Heroes

Jeremy Wembley grabbed the broom by the handle. He took forceful steps toward the back of the room where Patrick stood unaware. Patrick paid no notice as Jeremy shortened the distance between them, and seemed completely oblivious to Jeremy’s presence.

Jeremy raised the broom just as Patrick turned around.

“I’ll sweep the stockroom now, Mr. Brenner,” he said.

Jeremy knew that if he continued to impress his boss, it would not be long before he could get that promotion—and soon after, get the real reward he desired: night manager of the Fredricksburg 7-11 on West Norton Avenue.

Unless his arch-nemesis, that kiss-up Eric Stoher got there first…

All the elements are there. There is a goal the main character wishes to reach, and an obstacle that can prevent him. There is character development and conflict.

But, you know, who gives a flying you-know-what?

The fact of the matter is that we want to read stories about people and events that are larger than life. We want to read about heroes to do great things, make clever comments, overcome great odds.

This is nothing new. The ancient Greeks didn’t do plays about the guy who cleaned the stables.

And I am no exception. My books have been about wars and world-shaping events and the heroes whose presence made a difference.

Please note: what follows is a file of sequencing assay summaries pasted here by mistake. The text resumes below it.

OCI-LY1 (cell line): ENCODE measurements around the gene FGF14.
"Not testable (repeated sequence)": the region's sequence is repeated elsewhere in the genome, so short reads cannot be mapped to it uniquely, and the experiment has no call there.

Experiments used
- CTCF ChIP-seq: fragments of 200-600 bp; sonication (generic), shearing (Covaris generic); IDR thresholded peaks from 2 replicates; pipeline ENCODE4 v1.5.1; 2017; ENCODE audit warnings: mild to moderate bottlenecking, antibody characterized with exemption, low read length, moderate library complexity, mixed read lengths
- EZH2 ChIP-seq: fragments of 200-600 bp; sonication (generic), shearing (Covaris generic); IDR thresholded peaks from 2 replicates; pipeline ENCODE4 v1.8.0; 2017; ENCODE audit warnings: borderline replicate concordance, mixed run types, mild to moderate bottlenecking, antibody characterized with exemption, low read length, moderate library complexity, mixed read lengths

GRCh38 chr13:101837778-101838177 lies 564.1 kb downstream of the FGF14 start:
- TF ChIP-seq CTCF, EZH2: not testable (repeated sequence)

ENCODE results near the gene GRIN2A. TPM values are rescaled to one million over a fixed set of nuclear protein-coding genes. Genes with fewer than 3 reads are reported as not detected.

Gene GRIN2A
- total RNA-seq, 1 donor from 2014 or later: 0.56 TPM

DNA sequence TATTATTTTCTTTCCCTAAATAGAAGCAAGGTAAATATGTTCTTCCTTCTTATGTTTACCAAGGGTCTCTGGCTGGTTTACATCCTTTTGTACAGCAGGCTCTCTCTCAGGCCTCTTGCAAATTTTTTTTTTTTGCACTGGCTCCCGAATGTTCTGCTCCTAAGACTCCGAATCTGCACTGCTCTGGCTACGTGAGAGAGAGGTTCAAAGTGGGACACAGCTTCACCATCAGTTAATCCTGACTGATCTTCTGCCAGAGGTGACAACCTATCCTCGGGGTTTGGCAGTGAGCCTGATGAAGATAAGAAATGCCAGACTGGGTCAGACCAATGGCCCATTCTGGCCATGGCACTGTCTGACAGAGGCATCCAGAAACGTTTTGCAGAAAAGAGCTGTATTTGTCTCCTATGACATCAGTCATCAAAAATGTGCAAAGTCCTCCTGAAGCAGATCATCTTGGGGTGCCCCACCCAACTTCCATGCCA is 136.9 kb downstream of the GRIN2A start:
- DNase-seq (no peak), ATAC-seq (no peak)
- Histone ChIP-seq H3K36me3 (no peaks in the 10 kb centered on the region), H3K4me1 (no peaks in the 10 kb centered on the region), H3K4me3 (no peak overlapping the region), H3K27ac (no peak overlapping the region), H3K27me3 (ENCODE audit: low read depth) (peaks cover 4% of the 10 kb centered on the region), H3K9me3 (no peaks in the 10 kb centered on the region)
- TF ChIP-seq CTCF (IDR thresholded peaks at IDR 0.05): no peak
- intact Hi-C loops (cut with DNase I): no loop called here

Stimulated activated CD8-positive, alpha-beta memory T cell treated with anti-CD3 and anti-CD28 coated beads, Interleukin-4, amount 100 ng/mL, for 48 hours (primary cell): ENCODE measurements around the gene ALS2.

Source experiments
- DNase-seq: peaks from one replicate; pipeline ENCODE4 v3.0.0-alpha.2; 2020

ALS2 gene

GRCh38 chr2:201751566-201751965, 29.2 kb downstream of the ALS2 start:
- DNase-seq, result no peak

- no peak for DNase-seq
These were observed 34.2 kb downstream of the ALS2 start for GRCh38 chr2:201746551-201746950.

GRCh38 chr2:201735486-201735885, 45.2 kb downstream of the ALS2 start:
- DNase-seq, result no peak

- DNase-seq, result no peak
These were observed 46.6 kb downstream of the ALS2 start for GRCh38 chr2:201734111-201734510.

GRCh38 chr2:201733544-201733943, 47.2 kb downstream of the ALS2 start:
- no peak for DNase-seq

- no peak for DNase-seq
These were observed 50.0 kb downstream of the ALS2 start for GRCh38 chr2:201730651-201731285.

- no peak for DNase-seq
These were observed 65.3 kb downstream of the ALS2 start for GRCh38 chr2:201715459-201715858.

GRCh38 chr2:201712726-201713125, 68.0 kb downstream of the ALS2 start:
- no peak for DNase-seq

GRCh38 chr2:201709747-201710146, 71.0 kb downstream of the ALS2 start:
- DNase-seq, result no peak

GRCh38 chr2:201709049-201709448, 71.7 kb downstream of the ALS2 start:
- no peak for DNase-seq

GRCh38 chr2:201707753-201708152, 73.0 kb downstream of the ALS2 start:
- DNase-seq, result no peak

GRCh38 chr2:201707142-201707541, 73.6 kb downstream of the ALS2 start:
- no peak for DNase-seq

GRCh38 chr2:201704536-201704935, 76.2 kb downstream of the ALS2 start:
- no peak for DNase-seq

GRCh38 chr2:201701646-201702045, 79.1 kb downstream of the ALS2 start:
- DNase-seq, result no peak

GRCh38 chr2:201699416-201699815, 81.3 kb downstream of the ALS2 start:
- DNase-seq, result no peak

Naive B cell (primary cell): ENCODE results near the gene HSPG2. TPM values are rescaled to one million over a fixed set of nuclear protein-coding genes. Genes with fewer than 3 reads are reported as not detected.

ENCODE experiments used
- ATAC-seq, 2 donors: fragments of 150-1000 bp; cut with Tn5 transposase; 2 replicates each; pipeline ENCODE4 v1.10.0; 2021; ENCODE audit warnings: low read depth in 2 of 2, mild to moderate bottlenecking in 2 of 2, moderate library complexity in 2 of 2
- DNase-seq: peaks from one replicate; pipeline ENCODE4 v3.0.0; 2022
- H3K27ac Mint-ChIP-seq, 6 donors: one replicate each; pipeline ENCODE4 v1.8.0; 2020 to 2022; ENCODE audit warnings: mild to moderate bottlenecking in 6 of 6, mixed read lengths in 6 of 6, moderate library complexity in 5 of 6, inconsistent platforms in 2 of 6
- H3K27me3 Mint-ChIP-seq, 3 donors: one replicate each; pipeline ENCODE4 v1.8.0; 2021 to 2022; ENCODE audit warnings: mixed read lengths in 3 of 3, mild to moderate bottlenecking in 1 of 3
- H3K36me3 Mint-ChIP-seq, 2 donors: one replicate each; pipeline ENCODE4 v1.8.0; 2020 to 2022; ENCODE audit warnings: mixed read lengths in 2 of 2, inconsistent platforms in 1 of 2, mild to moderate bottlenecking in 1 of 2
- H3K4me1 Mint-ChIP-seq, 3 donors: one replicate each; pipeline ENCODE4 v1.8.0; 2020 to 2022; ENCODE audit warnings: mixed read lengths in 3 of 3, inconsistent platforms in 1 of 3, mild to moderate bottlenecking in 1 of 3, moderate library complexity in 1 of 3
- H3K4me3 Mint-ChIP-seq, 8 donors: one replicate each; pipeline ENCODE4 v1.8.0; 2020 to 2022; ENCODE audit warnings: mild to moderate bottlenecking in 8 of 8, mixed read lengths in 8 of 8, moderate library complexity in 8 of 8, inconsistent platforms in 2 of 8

However, at the same time, I have consciously avoided the standard hero that is a mainstay of much of fiction (and especially fantasy). You know the type – the Chosen One from Prophecy who is the seventh son of the seventh son who is the only one who can wield the magic sword Noonah because he has surplus midichlorians and blah blah blah. Maybe this hero starts off the book as a nobody, but he or she ends up as the World’s Greatest Swordsman or Most Powerful Wizard by the end and thus, being superior to us lowly humans, saves the day.

In my two published novels (ARCH ENEMIES and THE AXES OF EVIL) and in a short story in the just released anthology TALES OF FORTANNIS: A BARD’S EYE VIEW, my main character is a teenager named Terin. His problem is that, thanks to a mistake, everyone thinks he’s the Chosen One Who Can Save The Day.

By the end of ARCH ENEMIES, Terin is still running when a fight breaks out and still can barely cast a minor spell. So what makes him the hero?

To me, what makes a real hero is someone who doesn’t have all those skills and yet, through bravery and intelligence, rises above what is expected and does the extraordinary. Terin is the hero because he figures out a solution – he finds a way to solve the problem that is more than merely “hitting the bad guy with the weapon until he falls down.”

I like these kinds of heroes because they remind us that we all can be heroes sometimes.

Oh, I don’t mean to knock down the more traditional heroes: I love Batman and Luke Skywalker as much as the next fan. But when I create a hero for my stories, they tend to be average people put into extraordinary circumstances who must then find something special within themselves to make things right.